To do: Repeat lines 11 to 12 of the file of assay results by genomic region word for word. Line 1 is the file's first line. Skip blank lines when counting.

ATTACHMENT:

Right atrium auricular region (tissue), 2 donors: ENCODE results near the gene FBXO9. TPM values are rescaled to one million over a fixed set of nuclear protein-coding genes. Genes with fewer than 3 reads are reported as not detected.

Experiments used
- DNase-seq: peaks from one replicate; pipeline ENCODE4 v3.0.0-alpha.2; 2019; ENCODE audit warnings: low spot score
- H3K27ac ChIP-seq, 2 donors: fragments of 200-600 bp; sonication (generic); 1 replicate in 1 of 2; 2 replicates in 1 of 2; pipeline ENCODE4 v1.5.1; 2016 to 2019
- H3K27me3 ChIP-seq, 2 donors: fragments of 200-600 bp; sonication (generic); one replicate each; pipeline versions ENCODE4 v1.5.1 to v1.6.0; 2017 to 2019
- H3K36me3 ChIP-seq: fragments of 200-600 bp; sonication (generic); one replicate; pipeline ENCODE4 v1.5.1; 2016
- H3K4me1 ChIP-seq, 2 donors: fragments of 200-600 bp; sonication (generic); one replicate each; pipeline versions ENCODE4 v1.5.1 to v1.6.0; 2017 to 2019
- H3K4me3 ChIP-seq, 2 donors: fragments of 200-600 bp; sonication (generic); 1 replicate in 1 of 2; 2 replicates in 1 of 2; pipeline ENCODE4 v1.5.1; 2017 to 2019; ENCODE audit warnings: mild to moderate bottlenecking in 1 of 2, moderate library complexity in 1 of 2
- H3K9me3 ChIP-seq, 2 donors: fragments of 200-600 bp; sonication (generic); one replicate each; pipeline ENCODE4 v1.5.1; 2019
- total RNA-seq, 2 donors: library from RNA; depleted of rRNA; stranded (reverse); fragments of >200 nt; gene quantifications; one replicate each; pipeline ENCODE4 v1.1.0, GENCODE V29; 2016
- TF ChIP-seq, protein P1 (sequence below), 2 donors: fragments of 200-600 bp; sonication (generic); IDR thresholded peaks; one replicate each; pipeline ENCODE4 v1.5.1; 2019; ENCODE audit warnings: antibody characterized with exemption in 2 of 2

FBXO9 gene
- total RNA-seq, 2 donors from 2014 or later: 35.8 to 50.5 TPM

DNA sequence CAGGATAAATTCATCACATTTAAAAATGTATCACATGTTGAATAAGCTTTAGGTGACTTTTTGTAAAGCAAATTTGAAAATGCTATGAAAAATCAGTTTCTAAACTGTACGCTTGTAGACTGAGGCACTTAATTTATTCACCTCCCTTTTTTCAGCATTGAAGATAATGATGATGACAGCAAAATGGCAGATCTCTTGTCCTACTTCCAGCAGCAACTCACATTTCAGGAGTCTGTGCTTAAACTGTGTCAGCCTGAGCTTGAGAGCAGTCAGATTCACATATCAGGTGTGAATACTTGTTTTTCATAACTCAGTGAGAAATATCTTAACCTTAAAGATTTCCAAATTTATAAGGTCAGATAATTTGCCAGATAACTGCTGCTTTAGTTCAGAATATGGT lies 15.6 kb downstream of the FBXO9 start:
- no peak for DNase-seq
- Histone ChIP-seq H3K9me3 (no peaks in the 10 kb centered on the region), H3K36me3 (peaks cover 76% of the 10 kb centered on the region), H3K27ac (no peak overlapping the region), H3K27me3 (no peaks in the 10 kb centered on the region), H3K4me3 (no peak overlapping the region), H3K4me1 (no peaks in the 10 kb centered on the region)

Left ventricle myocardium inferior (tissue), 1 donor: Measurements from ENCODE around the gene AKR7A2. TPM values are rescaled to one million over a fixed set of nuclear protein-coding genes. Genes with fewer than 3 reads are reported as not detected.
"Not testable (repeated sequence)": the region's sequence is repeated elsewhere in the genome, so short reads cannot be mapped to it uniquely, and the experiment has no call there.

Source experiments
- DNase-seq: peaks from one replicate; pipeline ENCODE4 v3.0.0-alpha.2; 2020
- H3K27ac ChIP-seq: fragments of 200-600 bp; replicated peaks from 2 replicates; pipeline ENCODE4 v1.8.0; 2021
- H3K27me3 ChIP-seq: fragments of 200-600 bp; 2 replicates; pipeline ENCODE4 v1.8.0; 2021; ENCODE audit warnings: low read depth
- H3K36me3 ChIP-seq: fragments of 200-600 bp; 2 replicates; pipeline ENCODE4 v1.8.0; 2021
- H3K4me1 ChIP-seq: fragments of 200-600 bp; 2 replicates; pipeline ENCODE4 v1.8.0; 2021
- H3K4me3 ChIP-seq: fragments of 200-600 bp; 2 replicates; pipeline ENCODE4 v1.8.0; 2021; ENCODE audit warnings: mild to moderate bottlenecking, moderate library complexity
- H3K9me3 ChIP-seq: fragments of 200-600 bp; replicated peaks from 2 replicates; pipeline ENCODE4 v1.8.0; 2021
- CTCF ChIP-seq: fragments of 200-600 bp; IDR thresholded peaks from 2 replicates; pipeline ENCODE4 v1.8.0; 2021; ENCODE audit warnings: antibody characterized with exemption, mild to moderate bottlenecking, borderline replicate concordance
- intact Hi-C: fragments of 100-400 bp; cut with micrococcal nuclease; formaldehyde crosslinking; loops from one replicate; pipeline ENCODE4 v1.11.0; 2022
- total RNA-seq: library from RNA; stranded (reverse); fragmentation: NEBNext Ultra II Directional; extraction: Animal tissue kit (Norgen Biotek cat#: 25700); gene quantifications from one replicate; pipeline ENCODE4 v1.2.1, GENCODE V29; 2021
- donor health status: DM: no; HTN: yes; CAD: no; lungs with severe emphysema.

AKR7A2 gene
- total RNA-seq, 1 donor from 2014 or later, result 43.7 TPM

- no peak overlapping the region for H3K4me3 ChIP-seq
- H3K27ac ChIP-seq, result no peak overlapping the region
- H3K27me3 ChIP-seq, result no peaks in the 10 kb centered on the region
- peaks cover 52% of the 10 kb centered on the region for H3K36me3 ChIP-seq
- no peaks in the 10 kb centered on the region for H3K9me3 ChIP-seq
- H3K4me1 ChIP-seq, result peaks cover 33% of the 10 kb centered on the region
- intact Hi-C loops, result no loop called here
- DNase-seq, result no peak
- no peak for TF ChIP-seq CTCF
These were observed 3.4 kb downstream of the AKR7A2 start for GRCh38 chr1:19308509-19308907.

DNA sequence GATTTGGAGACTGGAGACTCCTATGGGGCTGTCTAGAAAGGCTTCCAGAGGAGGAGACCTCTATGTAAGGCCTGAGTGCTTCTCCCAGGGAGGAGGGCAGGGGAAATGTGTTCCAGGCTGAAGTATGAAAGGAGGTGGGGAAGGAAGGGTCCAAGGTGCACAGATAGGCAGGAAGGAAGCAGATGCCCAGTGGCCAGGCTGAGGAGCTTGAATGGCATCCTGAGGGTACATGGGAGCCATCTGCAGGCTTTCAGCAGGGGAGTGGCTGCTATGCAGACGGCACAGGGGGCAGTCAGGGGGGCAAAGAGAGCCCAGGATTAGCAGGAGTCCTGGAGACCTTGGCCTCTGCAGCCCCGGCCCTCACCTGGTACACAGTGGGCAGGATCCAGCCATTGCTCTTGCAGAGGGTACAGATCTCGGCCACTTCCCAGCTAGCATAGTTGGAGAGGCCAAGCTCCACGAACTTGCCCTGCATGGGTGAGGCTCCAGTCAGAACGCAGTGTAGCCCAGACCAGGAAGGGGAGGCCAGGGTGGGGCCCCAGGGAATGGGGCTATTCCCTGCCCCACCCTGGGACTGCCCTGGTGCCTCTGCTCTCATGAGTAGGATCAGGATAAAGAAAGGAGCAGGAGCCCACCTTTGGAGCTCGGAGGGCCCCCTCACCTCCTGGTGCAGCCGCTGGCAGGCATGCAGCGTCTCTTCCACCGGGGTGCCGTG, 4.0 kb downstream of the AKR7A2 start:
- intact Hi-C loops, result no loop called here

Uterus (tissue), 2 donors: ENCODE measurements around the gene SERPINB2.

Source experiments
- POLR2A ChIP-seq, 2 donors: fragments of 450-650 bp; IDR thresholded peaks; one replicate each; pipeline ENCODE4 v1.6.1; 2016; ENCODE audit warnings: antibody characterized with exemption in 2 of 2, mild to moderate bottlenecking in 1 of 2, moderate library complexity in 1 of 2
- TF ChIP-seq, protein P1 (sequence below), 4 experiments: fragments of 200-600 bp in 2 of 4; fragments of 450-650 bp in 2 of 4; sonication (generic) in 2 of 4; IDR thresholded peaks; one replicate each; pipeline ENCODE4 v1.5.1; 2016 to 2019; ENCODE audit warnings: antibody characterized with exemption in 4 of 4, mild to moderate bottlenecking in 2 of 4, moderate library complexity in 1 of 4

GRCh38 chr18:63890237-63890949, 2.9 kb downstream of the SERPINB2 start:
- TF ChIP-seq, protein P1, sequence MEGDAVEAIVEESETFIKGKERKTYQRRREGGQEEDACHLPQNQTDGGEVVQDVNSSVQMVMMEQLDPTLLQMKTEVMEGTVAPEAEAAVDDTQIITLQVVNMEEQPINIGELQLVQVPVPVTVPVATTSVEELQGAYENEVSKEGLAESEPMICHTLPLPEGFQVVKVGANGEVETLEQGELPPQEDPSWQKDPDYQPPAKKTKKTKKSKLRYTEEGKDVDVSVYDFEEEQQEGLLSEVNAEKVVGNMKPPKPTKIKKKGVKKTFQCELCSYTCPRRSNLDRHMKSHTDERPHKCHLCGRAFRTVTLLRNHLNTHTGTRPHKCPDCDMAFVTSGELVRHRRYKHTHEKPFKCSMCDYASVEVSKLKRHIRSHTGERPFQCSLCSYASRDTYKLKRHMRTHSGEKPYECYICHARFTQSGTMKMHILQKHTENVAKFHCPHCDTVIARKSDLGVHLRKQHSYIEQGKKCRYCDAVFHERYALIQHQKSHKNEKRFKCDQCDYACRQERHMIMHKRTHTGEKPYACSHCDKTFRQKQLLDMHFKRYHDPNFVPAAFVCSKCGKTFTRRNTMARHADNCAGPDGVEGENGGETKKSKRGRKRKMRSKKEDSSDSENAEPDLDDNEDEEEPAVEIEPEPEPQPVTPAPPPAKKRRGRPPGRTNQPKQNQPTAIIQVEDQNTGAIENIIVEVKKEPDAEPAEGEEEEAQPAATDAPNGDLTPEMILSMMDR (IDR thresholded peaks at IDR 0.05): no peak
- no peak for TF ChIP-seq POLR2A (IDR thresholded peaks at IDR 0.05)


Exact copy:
- TF ChIP-seq, protein P1 (sequence below), 2 donors: fragments of 200-600 bp; sonication (generic); IDR thresholded peaks; one replicate each; pipeline ENCODE4 v1.5.1; 2019; ENCODE audit warnings: antibody characterized with exemption in 2 of 2

FBXO9 gene